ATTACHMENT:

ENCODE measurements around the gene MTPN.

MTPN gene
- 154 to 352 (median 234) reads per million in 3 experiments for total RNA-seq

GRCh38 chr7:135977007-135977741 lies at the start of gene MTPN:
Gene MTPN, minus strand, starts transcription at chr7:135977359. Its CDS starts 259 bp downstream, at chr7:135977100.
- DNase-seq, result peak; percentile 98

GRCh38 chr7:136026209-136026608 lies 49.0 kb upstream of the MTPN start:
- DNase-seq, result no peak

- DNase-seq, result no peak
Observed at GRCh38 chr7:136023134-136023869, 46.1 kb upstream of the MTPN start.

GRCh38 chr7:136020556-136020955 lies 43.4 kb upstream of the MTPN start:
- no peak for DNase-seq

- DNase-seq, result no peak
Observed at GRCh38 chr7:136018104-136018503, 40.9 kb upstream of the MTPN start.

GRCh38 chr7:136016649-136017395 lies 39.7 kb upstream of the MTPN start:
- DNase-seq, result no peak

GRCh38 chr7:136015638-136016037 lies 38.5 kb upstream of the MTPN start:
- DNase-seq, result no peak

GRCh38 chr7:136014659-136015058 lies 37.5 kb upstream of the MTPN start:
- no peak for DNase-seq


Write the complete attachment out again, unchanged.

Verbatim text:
ENCODE measurements around the gene MTPN.

MTPN gene
- 154 to 352 (median 234) reads per million in 3 experiments for total RNA-seq

GRCh38 chr7:135977007-135977741 lies at the start of gene MTPN:
Gene MTPN, minus strand, starts transcription at chr7:135977359. Its CDS starts 259 bp downstream, at chr7:135977100.
- DNase-seq, result peak; percentile 98

GRCh38 chr7:136026209-136026608 lies 49.0 kb upstream of the MTPN start:
- DNase-seq, result no peak

- DNase-seq, result no peak
Observed at GRCh38 chr7:136023134-136023869, 46.1 kb upstream of the MTPN start.

GRCh38 chr7:136020556-136020955 lies 43.4 kb upstream of the MTPN start:
- no peak for DNase-seq

- DNase-seq, result no peak
Observed at GRCh38 chr7:136018104-136018503, 40.9 kb upstream of the MTPN start.

GRCh38 chr7:136016649-136017395 lies 39.7 kb upstream of the MTPN start:
- DNase-seq, result no peak

GRCh38 chr7:136015638-136016037 lies 38.5 kb upstream of the MTPN start:
- DNase-seq, result no peak

GRCh38 chr7:136014659-136015058 lies 37.5 kb upstream of the MTPN start:
- no peak for DNase-seq